The 2016 Stanley Cup playoffs have certainly delivered upon the hype they receive from fans of the NHL each spring. Not only did the St. Louis Blues and San Jose Sharks finally overcome their first round playoff demons in advancing to the Western Conference Finals, but the Tampa Lightning have managed to return to the Eastern Finals despite missing key players throughout their lineup, including superstar forward Steven Stamkos.
And then there has been the goaltending. I quietly made the mistake of thinking that the biggest goaltending story of this postseason would be the implosion Dallas witnessed in their second-round defeat to the Blue. Both conference finals have clearly proven me wrong.
With each series just past their halfway points, no fewer than seven goalies have made starts for the four remaining teams combined. Saying that that number is an abnormality would be an understatement, as I truly can’t think of another season in which championship-caliber teams have had such little confidence in their starting goaltenders. Having a solid number one goaltender was once seen as a necessity for any team hoping to contend for a Stanley Cup, but the disparity this season has received widespread attention, and drawn tweets like the one below from Roberto Luongo.
YOU get a start!
YOU get a start!
EVERYBODY gets a start in the conference final!!!! pic.twitter.com/iAmOKsnPUm
— Strombone (@strombone1) May 23, 2016
But if you look at the bigger picture, these two playoff series are merely a microcosm of the league as a whole. Over the past five postseasons, teams have voluntarily switched starting goalies 19 times (not accounting for injury or illness), including six such changes in 2016 alone. This strongly suggests that the trend is a growing one around the NHL, but it doesn’t do much to show the effectiveness of such a dramatic lineup alteration.
Is Changing Goalies Effective?
To answer the question of whether changing goalies in a playoff series is an effective strategy, I looked at each of the last 19 times that such a swap has occurred. Including the 2016 postseason (and the recent swaps in St. Louis and Pittsburgh), the initial starting goalies for these teams had a 35-44 record at the time of the switch and averaged a .904 5v5 AdjSv% in their time on ice.1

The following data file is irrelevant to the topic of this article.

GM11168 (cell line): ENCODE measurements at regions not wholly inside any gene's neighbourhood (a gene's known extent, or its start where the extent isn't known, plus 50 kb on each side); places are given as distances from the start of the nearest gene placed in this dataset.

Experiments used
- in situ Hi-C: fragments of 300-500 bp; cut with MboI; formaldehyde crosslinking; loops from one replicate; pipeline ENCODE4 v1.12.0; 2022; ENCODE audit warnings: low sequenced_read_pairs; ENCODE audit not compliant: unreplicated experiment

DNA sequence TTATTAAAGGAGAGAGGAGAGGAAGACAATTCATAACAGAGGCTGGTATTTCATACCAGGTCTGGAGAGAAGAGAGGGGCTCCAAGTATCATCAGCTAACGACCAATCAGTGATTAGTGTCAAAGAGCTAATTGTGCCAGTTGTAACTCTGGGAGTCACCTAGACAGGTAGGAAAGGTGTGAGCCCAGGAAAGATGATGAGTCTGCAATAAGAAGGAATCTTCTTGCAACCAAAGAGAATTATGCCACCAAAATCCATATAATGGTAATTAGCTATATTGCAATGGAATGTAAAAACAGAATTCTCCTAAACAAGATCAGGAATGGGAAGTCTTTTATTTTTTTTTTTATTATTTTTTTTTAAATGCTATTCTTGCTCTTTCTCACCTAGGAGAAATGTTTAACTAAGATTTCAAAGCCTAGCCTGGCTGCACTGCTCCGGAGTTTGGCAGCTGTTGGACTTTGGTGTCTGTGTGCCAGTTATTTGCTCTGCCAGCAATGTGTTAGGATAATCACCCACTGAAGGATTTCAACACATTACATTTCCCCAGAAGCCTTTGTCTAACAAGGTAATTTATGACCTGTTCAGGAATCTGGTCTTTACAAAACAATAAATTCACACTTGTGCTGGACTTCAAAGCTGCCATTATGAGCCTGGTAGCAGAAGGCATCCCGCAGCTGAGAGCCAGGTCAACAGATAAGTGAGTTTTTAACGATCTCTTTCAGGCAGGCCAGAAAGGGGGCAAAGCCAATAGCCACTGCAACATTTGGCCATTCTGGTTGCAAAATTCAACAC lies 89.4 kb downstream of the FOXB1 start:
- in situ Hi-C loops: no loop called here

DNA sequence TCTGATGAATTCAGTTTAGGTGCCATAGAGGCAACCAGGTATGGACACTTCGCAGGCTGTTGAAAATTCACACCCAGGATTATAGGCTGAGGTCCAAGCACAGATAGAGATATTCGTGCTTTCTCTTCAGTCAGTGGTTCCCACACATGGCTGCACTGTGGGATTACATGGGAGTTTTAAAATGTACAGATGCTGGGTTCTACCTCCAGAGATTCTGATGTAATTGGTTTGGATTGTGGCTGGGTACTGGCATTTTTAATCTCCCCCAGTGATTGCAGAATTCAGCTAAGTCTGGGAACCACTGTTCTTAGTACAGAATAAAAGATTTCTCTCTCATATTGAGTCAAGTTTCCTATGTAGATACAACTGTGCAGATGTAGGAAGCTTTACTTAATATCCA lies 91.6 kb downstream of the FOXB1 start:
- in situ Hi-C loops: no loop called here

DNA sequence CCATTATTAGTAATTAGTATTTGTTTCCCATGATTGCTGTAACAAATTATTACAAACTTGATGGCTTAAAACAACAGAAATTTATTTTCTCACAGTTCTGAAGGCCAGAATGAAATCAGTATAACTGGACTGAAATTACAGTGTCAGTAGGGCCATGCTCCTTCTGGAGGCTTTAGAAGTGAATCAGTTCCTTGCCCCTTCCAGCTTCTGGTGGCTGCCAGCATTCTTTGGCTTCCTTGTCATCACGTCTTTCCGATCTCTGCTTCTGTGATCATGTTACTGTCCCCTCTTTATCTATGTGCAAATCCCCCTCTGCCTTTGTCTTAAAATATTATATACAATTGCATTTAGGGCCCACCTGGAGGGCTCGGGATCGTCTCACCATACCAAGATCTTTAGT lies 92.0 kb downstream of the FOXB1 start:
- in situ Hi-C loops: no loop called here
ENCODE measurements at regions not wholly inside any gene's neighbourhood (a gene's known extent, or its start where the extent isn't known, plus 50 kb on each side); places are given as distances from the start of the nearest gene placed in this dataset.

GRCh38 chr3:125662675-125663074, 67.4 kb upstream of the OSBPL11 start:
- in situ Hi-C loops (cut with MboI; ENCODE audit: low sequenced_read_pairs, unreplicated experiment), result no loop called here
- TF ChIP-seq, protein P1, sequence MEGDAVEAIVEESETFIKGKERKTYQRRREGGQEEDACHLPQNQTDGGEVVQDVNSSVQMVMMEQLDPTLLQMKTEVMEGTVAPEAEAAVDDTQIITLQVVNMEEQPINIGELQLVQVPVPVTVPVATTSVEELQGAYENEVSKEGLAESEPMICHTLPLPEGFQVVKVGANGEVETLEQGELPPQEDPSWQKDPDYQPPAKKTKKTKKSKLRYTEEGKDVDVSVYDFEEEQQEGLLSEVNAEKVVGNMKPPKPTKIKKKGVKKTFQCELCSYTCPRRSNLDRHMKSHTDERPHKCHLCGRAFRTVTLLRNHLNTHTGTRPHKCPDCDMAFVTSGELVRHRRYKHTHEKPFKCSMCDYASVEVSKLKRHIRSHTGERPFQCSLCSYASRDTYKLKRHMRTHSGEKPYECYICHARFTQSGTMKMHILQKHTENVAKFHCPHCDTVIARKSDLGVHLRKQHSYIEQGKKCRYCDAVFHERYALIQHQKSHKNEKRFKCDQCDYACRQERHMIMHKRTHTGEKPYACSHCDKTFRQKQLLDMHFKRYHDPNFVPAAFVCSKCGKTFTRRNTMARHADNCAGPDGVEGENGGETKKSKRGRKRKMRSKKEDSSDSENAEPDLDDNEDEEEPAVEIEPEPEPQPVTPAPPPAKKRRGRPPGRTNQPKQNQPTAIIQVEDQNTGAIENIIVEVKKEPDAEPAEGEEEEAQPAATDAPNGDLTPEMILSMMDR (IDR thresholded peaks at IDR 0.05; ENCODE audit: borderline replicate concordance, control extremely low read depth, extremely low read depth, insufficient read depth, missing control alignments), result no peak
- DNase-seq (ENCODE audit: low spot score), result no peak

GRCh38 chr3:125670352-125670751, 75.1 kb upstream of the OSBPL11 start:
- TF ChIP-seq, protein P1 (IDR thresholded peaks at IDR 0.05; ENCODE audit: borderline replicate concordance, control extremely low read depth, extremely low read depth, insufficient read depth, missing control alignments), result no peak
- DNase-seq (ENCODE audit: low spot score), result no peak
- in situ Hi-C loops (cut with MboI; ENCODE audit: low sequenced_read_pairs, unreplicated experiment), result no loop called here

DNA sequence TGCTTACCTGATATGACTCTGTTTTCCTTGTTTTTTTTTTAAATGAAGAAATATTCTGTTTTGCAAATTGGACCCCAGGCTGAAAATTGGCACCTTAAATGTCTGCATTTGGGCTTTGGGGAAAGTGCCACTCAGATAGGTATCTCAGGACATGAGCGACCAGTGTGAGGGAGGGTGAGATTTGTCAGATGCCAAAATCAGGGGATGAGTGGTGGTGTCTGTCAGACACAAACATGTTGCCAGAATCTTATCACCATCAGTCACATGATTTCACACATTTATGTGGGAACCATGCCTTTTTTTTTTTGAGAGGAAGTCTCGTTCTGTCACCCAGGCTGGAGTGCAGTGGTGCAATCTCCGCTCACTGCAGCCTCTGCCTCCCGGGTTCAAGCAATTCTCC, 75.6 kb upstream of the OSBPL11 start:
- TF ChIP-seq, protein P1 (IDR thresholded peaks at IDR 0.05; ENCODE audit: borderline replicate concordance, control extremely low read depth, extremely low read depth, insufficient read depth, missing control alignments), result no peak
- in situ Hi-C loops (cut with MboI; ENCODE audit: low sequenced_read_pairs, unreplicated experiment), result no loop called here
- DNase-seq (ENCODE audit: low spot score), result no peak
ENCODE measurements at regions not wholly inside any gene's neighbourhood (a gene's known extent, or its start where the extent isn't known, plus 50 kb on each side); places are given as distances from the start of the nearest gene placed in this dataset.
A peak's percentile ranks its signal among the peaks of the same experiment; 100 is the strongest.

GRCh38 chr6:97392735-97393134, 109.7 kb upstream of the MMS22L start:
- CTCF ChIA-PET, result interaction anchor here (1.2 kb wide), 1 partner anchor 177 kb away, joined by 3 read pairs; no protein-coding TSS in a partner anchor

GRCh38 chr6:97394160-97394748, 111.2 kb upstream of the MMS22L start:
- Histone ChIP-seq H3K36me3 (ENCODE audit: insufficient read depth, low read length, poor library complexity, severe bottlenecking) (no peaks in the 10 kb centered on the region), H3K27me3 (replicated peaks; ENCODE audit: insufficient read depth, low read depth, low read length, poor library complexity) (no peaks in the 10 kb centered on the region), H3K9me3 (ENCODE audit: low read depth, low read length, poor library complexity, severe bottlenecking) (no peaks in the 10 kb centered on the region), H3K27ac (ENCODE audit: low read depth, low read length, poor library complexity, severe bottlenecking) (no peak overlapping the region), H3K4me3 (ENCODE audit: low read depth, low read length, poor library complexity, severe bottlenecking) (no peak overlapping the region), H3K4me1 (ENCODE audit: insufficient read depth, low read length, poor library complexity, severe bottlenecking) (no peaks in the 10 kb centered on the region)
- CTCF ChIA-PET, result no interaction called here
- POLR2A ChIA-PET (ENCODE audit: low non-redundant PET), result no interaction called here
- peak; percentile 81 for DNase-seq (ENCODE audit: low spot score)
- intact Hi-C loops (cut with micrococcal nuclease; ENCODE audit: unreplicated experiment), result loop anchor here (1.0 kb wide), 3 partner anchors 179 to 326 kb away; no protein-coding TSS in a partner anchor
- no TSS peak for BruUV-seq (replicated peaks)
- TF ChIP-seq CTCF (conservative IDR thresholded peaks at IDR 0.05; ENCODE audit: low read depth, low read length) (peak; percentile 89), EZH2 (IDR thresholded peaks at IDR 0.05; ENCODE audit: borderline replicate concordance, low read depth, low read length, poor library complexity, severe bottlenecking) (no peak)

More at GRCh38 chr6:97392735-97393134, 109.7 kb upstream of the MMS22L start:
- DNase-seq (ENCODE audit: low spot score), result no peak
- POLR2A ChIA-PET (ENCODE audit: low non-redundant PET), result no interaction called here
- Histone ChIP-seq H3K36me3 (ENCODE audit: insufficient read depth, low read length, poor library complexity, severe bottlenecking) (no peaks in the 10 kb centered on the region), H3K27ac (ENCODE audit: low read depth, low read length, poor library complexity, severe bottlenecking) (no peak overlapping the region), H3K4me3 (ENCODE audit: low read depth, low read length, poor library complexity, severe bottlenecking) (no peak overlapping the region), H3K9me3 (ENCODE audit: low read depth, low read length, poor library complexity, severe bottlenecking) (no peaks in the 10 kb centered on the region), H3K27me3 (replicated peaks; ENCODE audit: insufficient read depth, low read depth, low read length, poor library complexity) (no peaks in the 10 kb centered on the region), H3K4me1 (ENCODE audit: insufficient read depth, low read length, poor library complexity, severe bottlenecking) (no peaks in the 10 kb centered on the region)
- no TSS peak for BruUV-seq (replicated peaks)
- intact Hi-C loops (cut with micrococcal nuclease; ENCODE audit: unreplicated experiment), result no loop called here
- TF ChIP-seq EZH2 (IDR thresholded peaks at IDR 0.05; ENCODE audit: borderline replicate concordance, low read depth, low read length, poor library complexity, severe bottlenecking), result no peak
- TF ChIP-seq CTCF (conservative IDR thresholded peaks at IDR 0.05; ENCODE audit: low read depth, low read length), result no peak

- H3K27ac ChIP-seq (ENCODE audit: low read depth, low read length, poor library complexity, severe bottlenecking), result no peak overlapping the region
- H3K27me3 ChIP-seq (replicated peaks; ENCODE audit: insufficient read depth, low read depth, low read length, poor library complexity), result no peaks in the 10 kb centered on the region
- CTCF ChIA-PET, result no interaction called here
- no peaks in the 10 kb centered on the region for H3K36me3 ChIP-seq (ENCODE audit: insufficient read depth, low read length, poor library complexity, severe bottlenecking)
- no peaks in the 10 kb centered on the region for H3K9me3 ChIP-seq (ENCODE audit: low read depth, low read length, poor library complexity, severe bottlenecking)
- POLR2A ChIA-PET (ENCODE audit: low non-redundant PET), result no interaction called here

Their replacements compiled a 28-31 record with an average 5v5 AdjSv% of .927, which initially seems to support the strategy of switching up goalies in a playoff series. However, there are several factors that these hard numbers do not account for when determining whether or not a team makes the right move in changing goaltenders.For instance, the mere fact that a team was compelled to change goalies in the middle of a postseason series means that one of three things probably happened: either the initial starter played poorly, the team was in an early series hole, or both. With that in mind, it isn’t fair to say that just because the replacement starter posted better numbers than the original starter, that it was the right decision to take the first player out of the net. The .904 AdjSv% averaged by those initial starting goalies is evidence enough that the standard their replacement would need to exceed is fairly low. Those who read my article on the goaltender struggles in Dallas would know that a league average backup posted a .920 AdjSv% in 2015-16, so even having average goaltending would be an improvement over the initial starter’s performance in their allotted games.